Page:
Some 3rd century gold coins have been discovered at the site of an ancient cemetery in Tunisia.
Archaeologists have uncovered five 2,300-year-old gold coins, as well as the remains of young children, at the site of an ancient burial ground.
Researchers made the discovery during excavation works in the North African nation of Tunisia, in an area that once formed part of the territory of ancient Carthage, the country's Ministry of Cultural Affairs has announced in a statement.
Carthage had a sacred site known as a "tophet," which served as a burial ground, particularly for young children.
It is here that archaeologists found the five gold coins dating back to the 3rd century B.C. in August, as well as several urns with the remains of animals, infants and premature babies.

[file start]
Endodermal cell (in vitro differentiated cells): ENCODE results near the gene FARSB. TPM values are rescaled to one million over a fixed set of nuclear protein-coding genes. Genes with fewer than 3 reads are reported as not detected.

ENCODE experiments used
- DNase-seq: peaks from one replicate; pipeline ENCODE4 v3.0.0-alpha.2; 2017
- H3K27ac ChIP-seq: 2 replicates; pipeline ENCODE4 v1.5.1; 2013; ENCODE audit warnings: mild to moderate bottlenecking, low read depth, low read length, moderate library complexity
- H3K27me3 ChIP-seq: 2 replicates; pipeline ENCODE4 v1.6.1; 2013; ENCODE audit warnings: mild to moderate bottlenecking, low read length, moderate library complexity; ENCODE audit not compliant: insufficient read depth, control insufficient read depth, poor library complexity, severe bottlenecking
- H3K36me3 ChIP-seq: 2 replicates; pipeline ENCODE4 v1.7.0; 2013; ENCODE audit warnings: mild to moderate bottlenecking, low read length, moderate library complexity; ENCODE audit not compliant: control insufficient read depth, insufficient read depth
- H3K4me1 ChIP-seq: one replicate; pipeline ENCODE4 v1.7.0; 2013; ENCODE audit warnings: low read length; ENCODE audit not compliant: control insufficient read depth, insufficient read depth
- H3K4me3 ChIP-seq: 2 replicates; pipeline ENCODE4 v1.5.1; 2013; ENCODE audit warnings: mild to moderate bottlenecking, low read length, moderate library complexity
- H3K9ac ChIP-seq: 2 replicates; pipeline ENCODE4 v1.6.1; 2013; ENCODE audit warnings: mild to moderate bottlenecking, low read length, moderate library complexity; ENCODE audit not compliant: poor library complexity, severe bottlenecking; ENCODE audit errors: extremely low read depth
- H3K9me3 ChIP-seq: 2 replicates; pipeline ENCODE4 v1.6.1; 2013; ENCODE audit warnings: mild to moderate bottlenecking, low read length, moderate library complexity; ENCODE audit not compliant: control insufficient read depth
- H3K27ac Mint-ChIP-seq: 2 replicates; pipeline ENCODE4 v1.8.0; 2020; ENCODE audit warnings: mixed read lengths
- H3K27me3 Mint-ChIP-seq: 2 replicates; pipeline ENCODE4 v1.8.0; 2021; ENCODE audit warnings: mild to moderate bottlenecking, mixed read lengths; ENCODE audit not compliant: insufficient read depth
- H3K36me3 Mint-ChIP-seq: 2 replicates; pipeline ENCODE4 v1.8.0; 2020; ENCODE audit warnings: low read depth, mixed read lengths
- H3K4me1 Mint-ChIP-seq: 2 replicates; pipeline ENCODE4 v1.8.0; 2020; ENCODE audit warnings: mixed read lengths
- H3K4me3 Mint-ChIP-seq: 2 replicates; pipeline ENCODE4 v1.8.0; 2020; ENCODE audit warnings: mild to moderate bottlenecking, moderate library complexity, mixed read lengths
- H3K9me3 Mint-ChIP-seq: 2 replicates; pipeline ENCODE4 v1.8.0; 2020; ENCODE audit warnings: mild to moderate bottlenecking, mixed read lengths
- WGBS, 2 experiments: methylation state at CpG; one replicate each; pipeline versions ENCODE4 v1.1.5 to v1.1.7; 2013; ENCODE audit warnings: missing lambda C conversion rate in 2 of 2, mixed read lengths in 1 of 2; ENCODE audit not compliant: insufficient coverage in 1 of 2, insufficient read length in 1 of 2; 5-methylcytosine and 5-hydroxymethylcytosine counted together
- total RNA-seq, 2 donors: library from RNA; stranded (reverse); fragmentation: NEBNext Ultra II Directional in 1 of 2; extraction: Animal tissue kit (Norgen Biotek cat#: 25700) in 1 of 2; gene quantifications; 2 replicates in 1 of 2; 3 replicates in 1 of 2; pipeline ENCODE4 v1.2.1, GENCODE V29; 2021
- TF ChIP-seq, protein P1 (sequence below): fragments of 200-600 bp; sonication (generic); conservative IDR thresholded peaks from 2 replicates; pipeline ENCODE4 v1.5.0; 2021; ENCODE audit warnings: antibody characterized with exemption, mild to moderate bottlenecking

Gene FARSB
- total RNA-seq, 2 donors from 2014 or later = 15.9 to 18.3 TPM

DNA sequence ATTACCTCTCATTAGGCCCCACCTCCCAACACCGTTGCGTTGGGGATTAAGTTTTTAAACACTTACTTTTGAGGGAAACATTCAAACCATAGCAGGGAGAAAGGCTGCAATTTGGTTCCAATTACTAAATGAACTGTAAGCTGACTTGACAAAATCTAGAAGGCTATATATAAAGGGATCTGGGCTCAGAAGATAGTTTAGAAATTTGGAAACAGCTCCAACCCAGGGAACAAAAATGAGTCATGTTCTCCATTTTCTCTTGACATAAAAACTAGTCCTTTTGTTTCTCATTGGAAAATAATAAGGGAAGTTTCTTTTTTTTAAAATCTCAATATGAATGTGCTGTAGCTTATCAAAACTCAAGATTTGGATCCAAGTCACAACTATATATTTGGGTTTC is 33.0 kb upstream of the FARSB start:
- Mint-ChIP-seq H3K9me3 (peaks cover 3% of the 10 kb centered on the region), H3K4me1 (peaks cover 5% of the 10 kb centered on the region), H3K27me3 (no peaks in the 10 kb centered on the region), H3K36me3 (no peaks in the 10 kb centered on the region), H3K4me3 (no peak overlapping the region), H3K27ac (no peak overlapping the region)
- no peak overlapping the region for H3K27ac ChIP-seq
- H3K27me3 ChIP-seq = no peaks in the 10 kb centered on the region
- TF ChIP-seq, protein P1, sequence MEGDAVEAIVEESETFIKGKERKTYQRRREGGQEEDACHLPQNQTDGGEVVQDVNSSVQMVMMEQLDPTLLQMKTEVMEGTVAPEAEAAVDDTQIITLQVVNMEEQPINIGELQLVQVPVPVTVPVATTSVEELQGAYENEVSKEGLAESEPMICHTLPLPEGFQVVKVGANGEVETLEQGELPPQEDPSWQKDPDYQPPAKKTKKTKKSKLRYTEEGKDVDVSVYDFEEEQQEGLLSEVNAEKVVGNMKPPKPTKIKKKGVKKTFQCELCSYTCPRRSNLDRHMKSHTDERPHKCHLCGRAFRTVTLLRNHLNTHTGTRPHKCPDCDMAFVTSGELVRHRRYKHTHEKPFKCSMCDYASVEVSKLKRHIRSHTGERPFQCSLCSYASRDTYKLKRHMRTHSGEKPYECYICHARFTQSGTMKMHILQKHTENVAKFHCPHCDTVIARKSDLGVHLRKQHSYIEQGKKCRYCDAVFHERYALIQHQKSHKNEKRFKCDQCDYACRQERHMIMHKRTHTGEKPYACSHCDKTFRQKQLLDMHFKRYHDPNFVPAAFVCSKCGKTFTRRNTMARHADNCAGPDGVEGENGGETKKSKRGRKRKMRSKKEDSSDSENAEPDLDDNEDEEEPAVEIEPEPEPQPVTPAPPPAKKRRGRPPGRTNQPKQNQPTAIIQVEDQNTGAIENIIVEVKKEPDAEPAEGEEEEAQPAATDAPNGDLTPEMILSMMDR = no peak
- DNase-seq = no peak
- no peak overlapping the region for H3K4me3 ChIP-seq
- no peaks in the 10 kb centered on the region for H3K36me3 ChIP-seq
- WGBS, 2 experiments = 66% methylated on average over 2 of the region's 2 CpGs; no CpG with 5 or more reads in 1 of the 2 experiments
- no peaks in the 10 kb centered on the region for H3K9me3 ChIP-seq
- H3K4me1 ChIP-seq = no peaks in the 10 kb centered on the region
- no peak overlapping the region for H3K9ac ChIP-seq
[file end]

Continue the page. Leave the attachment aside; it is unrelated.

The gold coins reflect "the richness of that historical period and [affirm] the value of the civilization of Carthage," the ministry said in a statement.
The rare gold coins measure around an inch across and have designs showing the face of Tanit—a symbol of motherhood, fertility and growth for the Carthaginians.
Archaeologists believe that the coins were left as offerings to Baal Hammon and Tanit by wealthy worshippers.
To read the complete article, see:
Five 2,300-Year-Old Gold Coins and Infant Remains Found at Ancient Cemetery
Wayne Homren, Editor
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